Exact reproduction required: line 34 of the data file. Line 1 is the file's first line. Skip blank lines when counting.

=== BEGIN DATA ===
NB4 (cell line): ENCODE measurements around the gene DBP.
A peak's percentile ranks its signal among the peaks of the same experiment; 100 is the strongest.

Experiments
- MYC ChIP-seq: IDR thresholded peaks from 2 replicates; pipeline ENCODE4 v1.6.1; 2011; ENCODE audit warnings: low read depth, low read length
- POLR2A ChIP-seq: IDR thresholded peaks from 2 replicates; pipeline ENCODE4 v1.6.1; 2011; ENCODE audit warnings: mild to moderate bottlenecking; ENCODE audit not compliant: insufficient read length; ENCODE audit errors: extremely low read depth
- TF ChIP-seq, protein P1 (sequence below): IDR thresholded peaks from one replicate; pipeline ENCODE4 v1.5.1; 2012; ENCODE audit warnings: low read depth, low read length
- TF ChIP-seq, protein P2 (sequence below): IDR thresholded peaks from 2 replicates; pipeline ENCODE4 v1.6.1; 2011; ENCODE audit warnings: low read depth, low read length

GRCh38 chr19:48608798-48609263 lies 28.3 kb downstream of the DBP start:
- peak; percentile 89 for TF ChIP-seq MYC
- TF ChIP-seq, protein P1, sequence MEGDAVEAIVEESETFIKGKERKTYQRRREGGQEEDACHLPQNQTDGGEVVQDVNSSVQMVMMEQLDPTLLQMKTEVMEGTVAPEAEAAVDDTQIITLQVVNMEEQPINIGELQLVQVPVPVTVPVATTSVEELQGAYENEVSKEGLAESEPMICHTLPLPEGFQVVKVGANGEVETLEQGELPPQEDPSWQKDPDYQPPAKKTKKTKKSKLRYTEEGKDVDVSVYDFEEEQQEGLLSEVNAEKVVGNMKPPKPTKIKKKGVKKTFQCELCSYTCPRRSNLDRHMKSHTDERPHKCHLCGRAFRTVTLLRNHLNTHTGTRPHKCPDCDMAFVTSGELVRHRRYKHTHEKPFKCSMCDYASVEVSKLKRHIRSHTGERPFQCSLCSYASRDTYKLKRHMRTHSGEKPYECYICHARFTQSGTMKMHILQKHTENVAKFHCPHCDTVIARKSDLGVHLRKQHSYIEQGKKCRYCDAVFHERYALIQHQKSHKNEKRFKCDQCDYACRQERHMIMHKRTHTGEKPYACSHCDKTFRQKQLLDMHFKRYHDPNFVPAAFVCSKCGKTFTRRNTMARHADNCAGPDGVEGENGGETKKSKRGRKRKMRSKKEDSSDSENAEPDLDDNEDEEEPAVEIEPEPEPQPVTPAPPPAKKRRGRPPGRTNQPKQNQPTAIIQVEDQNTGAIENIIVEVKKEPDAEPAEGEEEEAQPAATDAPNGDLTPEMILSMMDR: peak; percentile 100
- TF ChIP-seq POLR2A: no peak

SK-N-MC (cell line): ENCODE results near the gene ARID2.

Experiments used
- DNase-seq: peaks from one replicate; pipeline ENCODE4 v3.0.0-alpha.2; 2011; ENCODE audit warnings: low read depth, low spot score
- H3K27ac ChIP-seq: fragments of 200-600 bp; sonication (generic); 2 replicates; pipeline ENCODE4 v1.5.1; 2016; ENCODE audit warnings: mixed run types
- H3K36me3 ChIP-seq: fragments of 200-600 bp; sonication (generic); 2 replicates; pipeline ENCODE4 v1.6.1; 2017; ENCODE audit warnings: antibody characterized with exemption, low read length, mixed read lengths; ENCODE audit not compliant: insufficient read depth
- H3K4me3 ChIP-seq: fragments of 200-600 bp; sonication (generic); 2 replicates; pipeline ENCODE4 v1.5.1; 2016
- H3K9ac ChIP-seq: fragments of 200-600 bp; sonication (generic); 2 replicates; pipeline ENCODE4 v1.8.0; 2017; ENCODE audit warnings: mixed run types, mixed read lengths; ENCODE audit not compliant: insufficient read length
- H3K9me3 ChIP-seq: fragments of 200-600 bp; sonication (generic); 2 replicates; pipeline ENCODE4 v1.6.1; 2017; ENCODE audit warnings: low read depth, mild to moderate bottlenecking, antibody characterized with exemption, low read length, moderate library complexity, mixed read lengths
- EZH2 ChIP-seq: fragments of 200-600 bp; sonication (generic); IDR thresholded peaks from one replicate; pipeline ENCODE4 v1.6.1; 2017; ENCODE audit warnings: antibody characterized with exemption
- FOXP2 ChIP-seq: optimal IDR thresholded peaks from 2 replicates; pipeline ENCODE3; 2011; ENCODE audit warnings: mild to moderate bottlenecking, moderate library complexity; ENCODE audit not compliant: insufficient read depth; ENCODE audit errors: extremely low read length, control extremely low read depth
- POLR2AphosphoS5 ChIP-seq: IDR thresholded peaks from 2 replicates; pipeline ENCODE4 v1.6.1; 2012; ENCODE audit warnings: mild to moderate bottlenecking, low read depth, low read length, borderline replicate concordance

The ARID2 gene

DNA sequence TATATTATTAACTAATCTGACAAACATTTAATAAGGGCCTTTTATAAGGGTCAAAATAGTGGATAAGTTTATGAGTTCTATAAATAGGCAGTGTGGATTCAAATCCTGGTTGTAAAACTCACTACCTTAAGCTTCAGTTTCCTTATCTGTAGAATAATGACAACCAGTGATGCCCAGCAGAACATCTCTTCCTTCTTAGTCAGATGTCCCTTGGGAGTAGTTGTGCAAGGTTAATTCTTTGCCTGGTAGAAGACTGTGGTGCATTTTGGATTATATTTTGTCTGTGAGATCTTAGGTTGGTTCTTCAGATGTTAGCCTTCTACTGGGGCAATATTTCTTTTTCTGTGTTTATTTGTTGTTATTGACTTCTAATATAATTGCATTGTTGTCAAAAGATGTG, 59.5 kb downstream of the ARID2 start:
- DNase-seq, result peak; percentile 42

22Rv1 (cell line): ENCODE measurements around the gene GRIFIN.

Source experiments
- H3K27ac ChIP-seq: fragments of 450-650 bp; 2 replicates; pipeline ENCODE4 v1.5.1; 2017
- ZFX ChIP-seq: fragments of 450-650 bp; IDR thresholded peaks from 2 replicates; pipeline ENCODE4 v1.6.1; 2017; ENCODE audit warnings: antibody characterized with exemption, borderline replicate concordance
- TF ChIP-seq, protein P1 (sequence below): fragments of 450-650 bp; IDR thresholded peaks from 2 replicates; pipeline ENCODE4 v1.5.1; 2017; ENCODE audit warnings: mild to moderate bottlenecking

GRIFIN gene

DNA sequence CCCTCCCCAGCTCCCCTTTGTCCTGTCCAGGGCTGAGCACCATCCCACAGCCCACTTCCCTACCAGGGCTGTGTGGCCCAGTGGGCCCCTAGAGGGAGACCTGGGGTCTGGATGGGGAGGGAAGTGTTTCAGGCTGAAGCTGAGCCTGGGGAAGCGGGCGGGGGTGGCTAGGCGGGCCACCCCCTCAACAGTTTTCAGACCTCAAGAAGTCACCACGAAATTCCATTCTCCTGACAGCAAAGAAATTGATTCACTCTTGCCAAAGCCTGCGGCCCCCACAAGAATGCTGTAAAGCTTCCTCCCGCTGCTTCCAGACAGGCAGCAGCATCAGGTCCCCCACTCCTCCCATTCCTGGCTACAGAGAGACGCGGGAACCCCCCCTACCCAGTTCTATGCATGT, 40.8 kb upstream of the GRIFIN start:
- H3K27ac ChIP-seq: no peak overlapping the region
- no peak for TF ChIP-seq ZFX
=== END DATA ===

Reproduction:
- no peak for TF ChIP-seq ZFX